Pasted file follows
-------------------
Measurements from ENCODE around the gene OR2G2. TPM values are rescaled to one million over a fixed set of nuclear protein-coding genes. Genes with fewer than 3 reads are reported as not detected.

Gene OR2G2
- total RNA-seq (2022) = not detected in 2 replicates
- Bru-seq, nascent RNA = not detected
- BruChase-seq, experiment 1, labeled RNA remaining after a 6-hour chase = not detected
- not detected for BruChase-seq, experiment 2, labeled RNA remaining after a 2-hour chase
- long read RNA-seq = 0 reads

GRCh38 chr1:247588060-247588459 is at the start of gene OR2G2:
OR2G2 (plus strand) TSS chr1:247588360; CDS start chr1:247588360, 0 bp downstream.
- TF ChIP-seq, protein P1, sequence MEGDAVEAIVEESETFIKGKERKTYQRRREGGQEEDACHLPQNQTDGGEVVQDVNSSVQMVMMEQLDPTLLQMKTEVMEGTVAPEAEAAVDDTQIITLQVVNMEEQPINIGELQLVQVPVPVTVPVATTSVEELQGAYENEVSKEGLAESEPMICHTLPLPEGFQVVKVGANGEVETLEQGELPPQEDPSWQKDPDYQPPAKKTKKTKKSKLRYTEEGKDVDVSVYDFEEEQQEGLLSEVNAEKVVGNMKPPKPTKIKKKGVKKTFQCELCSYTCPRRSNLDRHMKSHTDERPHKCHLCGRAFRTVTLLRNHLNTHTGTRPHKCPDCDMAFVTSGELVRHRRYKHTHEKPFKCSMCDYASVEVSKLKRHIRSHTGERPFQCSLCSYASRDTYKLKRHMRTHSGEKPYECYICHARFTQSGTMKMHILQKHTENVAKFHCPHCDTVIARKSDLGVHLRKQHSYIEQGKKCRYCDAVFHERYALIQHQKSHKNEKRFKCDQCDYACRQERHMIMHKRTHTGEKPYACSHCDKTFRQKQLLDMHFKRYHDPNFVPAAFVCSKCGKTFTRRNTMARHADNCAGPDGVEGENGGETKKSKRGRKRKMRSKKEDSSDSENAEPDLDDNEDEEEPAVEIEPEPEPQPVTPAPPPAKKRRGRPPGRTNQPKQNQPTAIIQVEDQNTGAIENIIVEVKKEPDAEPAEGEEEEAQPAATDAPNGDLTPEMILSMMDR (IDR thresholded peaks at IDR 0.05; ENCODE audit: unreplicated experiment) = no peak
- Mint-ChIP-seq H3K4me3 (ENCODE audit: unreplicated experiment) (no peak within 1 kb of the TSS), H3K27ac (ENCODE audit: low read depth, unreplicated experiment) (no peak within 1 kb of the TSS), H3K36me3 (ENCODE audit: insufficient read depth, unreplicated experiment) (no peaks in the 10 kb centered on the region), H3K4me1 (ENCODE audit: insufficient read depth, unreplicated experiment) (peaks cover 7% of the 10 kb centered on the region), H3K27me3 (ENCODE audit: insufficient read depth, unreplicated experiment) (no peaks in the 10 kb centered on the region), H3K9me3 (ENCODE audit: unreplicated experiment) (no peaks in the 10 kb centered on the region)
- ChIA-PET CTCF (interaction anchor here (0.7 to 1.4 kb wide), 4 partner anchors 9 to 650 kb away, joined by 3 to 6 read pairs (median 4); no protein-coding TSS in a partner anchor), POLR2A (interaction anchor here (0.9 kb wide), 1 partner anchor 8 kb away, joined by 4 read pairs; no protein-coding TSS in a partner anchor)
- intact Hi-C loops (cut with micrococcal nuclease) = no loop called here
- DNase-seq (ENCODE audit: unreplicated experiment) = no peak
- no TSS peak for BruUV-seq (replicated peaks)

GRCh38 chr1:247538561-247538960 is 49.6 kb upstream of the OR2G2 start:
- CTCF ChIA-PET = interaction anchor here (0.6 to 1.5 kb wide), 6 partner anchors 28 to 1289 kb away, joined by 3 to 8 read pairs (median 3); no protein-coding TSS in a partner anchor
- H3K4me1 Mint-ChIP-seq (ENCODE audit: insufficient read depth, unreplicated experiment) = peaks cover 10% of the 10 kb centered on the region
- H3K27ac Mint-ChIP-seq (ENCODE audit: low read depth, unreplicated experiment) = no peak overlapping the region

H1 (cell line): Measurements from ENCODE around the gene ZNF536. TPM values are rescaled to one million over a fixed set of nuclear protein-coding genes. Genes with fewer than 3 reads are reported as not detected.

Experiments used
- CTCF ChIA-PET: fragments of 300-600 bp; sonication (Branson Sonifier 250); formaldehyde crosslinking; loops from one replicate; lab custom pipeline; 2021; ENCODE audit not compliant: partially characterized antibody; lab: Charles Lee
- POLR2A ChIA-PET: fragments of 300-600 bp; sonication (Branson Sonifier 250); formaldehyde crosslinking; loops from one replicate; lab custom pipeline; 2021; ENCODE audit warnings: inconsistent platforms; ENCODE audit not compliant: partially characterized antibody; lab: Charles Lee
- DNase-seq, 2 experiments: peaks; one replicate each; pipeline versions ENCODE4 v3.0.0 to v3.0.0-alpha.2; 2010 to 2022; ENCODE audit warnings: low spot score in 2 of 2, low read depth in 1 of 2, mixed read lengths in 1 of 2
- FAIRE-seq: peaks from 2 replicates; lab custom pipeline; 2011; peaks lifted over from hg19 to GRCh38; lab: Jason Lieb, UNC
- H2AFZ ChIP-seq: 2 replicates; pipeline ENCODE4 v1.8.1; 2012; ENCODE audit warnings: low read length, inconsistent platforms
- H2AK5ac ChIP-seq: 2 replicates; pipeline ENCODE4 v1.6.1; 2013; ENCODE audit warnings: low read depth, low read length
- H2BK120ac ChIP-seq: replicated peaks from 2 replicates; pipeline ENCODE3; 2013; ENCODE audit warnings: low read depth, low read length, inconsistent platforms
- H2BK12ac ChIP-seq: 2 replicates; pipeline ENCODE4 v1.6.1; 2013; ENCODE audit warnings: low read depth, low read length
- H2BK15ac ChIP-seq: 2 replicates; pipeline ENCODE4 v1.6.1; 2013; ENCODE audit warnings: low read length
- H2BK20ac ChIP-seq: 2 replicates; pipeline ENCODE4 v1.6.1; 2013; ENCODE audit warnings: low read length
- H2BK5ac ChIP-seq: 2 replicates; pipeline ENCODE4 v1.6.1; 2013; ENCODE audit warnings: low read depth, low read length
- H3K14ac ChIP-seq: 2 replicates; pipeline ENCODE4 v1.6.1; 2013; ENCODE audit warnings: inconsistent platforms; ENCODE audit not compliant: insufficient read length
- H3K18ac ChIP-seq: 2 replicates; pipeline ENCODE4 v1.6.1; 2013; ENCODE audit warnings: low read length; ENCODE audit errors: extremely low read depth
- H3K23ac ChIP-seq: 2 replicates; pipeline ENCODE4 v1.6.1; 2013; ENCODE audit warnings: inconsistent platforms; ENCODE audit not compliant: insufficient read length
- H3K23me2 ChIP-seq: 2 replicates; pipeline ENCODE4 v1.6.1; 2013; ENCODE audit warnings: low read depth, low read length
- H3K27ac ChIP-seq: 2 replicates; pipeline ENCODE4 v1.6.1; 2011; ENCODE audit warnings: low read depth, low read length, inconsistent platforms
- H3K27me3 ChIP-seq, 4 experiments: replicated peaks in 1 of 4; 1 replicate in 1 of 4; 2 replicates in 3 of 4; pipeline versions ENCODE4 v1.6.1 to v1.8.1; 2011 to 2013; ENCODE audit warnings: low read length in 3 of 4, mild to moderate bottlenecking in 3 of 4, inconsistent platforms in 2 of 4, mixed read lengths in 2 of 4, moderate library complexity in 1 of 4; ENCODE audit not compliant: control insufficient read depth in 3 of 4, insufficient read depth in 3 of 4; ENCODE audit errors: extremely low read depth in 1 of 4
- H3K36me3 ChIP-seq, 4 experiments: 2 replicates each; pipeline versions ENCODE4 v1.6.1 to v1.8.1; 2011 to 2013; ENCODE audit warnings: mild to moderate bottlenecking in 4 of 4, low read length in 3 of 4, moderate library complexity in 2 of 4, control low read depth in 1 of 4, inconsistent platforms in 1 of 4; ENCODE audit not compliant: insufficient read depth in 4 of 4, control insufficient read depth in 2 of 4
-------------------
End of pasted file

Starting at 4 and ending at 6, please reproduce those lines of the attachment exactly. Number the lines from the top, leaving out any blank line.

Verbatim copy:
- Bru-seq, nascent RNA = not detected
- BruChase-seq, experiment 1, labeled RNA remaining after a 6-hour chase = not detected
- not detected for BruChase-seq, experiment 2, labeled RNA remaining after a 2-hour chase